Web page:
One interesting piece of data yielded up by our first sales report relates to gender. So far, 80% of those who have invested in The No-Nonsense Proofreading Course are women.
In the 20 years I’ve been proofreading and working with proof readers, it has been a largely male-dominated field. Why? I’m not quite sure, but it probably has something to do with the fact that proofreading, up until about ten years ago, was part and parcel of the print industry, and the print industry – with its typesetters, compositors and plate-makers – was something of a working man’s arena. Old habits die hard and like tends to beget like, so the proofreading ‘sub-industry’ continued to recreate itself very much in its own image. As a rule, the gender that dominates a particular profession will dig its heels in against the threat of change from its opposite number. Just ask my dad: a nurse in the NHS throughout the seventies and eighties.
So, why the gender shift in proofreading? Well, it goes without saying that there is no reason why women shouldn’t make highly-effective proof readers (and, in my experience, they frequently do). In fact, statistics suggest much greater levels of literacy amongst girls in both primary and secondary schools than boys. We must deduce, then, that it’s a matter of opportunity. Up until recently, that opportunity knocked but rarely.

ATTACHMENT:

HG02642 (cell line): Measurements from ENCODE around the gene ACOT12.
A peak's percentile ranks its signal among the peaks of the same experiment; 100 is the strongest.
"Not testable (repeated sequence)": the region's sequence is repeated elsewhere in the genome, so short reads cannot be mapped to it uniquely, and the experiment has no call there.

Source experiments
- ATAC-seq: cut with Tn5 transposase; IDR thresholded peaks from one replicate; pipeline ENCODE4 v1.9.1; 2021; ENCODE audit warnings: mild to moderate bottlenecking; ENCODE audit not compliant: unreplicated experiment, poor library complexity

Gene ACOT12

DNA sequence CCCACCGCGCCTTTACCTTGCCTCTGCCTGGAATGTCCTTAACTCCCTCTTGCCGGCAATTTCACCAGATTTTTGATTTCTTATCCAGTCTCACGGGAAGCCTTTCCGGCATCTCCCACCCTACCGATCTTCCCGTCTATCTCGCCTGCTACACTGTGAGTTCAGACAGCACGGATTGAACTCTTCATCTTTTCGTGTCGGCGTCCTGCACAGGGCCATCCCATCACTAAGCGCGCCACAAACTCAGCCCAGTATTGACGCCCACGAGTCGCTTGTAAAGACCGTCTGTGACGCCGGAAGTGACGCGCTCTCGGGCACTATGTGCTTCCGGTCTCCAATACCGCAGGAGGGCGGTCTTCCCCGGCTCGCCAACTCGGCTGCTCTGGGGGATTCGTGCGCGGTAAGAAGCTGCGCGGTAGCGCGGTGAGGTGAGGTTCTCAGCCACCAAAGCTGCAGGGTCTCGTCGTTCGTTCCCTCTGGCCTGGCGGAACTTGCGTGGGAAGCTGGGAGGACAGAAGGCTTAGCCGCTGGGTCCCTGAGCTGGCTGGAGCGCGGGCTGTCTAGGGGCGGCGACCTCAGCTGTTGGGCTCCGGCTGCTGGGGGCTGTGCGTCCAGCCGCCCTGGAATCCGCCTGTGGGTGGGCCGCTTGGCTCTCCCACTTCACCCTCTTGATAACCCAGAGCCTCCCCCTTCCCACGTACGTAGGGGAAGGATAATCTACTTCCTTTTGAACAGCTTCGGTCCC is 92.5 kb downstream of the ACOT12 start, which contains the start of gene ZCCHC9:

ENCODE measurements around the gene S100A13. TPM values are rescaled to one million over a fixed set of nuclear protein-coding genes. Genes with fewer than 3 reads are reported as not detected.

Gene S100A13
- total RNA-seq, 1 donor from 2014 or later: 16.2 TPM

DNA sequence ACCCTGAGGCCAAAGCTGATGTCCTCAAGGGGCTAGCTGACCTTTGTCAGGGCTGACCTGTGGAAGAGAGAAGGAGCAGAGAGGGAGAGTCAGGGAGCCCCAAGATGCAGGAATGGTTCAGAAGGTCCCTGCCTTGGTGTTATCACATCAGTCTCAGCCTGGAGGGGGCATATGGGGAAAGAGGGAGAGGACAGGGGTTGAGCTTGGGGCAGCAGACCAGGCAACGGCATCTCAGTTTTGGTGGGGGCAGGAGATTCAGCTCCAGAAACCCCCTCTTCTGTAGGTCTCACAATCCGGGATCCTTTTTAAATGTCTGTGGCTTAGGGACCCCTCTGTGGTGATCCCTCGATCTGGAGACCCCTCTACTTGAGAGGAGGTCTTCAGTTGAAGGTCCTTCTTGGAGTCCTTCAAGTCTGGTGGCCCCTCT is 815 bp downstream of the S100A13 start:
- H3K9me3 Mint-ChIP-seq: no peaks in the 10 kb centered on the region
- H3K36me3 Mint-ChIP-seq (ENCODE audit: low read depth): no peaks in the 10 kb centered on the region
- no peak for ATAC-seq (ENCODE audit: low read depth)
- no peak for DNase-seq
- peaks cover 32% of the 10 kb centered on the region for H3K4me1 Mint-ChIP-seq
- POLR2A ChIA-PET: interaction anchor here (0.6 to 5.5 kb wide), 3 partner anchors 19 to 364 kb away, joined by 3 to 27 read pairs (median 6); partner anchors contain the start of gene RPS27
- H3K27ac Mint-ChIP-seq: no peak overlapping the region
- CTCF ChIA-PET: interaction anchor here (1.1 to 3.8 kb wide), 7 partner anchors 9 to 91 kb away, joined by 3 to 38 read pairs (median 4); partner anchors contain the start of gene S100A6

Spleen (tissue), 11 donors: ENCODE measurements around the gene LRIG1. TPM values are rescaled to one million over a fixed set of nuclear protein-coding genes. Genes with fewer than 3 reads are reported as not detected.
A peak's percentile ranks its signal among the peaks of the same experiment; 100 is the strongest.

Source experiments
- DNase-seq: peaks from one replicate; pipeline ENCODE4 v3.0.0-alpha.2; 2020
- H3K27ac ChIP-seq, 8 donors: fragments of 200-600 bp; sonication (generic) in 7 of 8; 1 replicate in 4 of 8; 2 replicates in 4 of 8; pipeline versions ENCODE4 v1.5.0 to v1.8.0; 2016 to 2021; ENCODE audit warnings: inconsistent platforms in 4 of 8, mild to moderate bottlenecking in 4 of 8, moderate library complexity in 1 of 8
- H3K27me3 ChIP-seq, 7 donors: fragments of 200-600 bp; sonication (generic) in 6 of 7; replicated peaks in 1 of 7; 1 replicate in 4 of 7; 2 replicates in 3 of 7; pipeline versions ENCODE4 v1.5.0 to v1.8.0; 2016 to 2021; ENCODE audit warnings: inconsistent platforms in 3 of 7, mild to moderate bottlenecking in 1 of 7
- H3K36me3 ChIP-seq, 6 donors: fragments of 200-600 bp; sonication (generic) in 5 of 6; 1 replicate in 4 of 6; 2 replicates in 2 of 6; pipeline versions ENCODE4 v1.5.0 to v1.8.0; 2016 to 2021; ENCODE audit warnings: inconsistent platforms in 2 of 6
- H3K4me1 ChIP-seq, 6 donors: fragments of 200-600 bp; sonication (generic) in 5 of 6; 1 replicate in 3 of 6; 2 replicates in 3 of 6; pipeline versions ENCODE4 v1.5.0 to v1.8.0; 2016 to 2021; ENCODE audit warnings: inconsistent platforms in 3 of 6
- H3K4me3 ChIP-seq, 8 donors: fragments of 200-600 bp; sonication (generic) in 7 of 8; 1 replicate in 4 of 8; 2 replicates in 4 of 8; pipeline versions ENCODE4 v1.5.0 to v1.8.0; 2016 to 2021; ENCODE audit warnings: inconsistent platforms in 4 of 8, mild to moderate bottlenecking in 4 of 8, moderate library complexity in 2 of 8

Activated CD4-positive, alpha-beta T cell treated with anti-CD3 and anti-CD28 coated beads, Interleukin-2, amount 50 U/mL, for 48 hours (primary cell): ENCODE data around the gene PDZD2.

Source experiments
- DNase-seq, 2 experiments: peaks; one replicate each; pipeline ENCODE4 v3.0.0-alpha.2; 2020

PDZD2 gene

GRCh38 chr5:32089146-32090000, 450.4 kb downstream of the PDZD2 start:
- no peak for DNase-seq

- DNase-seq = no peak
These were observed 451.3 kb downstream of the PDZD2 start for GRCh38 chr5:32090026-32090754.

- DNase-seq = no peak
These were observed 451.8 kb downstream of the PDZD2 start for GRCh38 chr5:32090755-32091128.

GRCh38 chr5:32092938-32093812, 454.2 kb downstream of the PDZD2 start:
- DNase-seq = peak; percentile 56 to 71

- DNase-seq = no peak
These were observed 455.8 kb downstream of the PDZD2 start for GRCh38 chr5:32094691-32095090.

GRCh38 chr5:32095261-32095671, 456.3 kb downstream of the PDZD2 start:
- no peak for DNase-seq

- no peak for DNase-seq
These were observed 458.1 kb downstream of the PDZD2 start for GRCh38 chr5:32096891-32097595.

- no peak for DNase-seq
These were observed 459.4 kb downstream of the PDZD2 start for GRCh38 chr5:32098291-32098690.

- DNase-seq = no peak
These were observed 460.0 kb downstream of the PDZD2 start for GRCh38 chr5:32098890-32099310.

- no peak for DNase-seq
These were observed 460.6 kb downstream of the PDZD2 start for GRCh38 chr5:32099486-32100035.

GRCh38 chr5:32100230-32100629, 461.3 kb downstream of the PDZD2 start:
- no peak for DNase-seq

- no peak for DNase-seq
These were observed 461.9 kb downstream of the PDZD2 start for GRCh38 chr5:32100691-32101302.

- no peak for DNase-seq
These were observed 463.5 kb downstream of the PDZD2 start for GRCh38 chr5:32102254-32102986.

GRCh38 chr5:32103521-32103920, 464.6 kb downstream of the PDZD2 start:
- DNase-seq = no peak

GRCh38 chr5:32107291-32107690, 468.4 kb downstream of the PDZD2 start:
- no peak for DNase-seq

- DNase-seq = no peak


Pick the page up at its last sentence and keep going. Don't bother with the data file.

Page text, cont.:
And, then, along came the internet.
The ability to work from home and make money online is something that women have grasped with both hands, far more effectively than their male counterparts. You only have to look at the support structures women have created online (the working mum’s forums, for example) to see just how successfully they’ve staked their claim on the work-from-home phenomenon. Men are lagging behind in this virtual world, perhaps because we lack the natural urge to cooperate; perhaps because we still persist in our view of the internet as an online marketplace, whereas women tend to see it for what it really is: a vast conversation, with commercial opportunities available to those who are able to participate in said conversation in the most energetic and vivacious fashion. I mean, where are the work-from-home dad’s forums? Enough said.
The internet really has changed things for the better, at least in terms of providing equal access when it comes to work-from-home opportunities.
Still, it’s early days yet. I’ll keep you posted on this interesting trend when we produce our next sales report in about four weeks’ time.
To all of you who bought the book: thank you!